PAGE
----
In 2016, over 40 percent of all U.S. opioid overdose deaths involved prescription opioids, which equates to over forty-six deaths every day, according to Centers for Disease Control & Prevention. When it comes to alcohol, each year, an estimated 88,000 people die due to alcohol-related reasons. In the U.S. alcohol is the third leading cause of preventable death. Although opioids and alcohol are federally legal substances, they can be very harmful, addictive, and dangerous. One substance that’s federally illegal but delivers opposite effects to users is cannabis. For centuries and to this day, nobody can physiologically overdose from cannabis nor has there been any reported or documented deaths from a cannabis overdose in all the years this substance has been used. Why is this, though, and why’s cannabis different than other commonly-used drugs?
Background of The Endocannabinoid System and Its Link to Cannabis
We all have an endocannabinoid system (ECS) and an endogenous network of different cannabinoid receptors. The ECS consists of endocannabinoids, cannabinoid receptors, and different enzymes. The two main cannabinoid receptors that people may recognize are the CB1 and CB2 receptors. Then, there are various cannabinoids found within the cannabis plant, and two of the most well-known ones are CBD and THC. The cannabinoid receptors are scattered throughout our bodies, and they have a unique link to the ECS.
According to cannabis author, Martin Lee, the following was stated regarding cannabinoid receptors and where they’re most concentrated: “Cannabinoid receptors are more abundant in the brain than any other type of neurotransmitter receptor and function as subtle sensing devices.”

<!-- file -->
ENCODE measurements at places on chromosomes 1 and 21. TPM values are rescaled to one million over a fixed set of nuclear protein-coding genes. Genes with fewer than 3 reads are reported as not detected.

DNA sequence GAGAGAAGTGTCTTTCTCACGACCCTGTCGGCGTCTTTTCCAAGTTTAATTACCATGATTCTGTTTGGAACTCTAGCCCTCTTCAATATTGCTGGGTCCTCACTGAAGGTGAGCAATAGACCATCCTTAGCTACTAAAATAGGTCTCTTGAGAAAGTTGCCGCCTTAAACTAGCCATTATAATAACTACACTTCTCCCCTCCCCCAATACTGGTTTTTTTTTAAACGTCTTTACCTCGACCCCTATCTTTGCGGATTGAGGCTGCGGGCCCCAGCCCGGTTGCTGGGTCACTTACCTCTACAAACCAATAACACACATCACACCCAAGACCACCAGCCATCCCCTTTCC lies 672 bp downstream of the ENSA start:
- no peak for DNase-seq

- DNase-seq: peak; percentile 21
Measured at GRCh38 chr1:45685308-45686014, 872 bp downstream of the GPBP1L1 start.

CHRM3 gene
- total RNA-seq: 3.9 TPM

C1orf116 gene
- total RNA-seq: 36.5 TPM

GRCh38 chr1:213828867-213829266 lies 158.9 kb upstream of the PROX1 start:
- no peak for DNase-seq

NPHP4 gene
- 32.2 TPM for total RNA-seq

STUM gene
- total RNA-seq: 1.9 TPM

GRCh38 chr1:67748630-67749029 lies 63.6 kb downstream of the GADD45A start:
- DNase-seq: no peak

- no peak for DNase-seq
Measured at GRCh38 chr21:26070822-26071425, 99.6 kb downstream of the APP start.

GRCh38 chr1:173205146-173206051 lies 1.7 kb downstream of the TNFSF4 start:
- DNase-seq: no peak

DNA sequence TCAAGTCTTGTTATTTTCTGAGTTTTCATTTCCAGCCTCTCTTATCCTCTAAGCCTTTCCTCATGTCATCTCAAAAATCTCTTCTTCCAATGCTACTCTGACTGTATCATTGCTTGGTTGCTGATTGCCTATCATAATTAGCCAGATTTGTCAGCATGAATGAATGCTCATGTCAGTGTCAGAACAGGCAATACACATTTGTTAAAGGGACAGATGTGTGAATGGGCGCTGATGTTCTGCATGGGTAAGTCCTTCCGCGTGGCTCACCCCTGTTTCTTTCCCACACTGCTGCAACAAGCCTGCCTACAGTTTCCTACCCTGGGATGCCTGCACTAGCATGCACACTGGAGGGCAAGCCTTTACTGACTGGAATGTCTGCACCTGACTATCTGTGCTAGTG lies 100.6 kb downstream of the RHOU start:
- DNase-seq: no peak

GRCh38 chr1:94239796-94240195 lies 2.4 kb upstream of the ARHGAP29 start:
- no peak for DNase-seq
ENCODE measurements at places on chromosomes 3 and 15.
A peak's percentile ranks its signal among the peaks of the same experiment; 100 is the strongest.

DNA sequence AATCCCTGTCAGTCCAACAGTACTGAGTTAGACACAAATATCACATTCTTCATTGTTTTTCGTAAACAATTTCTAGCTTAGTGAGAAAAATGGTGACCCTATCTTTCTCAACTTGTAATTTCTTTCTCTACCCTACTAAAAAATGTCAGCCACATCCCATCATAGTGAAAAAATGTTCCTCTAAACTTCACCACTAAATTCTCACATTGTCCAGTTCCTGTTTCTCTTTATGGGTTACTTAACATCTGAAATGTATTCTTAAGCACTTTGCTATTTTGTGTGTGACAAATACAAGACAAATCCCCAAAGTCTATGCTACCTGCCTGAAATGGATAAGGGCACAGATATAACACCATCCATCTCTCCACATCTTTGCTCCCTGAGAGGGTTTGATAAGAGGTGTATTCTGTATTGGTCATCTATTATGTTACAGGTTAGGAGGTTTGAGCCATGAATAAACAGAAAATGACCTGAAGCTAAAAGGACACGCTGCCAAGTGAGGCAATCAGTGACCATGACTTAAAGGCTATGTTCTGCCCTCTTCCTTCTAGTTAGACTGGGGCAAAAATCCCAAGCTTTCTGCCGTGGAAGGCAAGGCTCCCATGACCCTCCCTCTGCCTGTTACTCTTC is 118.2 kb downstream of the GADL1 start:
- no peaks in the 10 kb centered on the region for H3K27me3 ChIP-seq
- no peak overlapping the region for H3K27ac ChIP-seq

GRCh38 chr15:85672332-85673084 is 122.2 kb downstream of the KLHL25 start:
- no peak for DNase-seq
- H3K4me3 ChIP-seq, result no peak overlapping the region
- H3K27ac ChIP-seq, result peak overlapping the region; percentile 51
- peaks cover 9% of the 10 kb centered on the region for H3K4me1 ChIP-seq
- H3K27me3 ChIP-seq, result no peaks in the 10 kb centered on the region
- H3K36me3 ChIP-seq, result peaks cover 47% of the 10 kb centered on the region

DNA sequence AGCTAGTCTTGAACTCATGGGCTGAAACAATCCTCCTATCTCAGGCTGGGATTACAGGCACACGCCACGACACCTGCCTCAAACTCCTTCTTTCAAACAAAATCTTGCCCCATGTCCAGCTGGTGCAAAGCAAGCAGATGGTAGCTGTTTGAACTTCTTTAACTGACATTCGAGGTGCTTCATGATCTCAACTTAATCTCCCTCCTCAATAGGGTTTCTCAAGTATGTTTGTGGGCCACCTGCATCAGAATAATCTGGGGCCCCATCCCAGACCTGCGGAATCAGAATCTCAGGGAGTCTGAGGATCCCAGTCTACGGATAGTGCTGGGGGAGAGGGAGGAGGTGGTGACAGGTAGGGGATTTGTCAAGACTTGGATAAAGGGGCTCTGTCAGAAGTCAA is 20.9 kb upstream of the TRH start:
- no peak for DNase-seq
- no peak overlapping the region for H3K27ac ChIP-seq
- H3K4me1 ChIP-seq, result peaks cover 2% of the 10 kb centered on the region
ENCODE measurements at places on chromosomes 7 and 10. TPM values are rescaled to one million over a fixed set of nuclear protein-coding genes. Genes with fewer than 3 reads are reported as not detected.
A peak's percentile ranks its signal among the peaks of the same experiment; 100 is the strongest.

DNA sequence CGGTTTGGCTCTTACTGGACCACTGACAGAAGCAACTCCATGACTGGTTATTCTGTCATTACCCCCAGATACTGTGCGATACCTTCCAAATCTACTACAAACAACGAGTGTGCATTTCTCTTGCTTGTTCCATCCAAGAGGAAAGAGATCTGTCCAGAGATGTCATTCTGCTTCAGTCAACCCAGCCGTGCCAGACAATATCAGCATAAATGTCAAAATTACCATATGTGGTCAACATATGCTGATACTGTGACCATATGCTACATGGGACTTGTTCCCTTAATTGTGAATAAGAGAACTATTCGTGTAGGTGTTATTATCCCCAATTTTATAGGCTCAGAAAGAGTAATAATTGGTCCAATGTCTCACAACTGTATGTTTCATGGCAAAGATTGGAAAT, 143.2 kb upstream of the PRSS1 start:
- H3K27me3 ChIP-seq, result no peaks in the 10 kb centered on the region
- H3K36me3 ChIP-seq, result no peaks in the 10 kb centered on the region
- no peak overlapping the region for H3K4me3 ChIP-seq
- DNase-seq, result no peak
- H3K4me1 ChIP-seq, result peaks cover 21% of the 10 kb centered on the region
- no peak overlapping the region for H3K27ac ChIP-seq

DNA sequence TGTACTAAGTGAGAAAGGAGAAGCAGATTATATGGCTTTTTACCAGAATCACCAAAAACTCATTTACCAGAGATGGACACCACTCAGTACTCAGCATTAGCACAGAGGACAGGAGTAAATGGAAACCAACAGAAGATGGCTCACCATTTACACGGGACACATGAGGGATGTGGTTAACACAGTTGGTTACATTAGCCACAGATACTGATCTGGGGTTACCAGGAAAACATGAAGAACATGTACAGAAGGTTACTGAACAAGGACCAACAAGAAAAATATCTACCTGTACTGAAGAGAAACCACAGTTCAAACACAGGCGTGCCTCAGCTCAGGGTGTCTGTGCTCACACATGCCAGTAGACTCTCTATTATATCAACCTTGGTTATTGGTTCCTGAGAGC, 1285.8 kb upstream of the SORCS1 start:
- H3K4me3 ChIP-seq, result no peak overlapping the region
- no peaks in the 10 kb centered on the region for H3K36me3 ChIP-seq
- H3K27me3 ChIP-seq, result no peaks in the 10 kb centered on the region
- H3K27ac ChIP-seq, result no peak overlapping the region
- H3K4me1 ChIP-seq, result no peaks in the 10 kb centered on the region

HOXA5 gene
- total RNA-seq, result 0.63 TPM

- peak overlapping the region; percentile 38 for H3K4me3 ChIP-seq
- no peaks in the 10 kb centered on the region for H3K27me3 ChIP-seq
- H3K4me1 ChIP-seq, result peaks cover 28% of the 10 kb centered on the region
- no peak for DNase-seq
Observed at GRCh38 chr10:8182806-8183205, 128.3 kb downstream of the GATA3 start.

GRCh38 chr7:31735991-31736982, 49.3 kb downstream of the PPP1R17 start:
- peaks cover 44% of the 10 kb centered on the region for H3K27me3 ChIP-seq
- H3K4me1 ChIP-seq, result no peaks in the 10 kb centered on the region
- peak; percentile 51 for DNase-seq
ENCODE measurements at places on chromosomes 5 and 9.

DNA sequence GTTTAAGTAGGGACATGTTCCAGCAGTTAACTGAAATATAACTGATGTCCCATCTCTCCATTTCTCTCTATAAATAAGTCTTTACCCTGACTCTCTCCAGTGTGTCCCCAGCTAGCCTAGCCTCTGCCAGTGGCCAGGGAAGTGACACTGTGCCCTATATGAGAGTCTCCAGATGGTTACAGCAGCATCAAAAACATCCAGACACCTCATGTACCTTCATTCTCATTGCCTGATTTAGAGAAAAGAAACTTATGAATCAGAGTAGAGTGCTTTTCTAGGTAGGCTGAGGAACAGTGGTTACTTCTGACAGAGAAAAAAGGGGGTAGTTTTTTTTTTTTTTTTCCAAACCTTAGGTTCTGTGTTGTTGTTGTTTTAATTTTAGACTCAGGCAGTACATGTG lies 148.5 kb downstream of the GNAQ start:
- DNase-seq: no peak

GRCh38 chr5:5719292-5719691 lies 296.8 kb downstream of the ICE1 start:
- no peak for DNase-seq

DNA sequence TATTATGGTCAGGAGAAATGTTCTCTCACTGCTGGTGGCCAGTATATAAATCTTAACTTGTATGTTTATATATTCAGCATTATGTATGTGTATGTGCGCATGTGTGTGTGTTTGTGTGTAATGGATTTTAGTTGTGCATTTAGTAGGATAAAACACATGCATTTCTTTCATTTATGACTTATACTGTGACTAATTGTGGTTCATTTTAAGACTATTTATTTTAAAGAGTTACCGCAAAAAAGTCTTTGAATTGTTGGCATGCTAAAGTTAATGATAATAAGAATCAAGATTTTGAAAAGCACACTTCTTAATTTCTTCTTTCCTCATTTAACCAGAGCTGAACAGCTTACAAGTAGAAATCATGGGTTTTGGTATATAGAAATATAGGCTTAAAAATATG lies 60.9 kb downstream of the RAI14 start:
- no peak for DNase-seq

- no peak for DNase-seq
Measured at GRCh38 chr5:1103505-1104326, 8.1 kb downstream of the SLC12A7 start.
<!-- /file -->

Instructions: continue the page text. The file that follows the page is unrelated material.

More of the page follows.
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Essentially, the ECS operates like a centralized processing center and ensures that all systems are balanced and working properly. The ECS is involved in regulating many different basic physiological processes such as memory, cognition, appetite, coordination, mood, etc. This explains why when one gets high, their thoughts, behavior, and actions are impacted. Although cannabinoid receptors are scattered throughout our bodies, they’re not present in the brainstem. Instead, they’re present in parts of the brain that regulate the different processes listed above.
How the Body and Brain React to Opioid, Alcohol, and Cannabis Consumption
Now that you know where cannabinoid receptors are located, what’s the importance of this? For one, this means that the body and brain process cannabis differently than other drugs like opioids. There’s an endogenous network of different cannabinoid receptors, but there’s also an endogenous system of opioid receptors as well. In the last couple of decades, opioid overdoses have rapidly increased, which has turned into a widespread epidemic. When individuals overdose from opioids, the brain fails to breathe since opioids depress a part of the brainstem. When this happens, breathing significantly slows down, and then the individual stops breathing entirely, which results in death from oxygen deprivation.
Additionally, opioids can weaken certain regions of the brain, especially regions that control blood and heart circulation. Due to this weakening, one’s blood pressure can plunge to unsafe levels. Regarding other substances like alcohol, overdoses and deaths can occur. When one dies from an alcohol overdose, the body is unable to get rid of the excess alcohol from the liver. From here, alcohol makes its way to certain brain regions and disrupts the same areas that opioids do aka the parts that regulate breathing, blood, and heart circulation. Then, this causes those regions of the brain to completely shut down.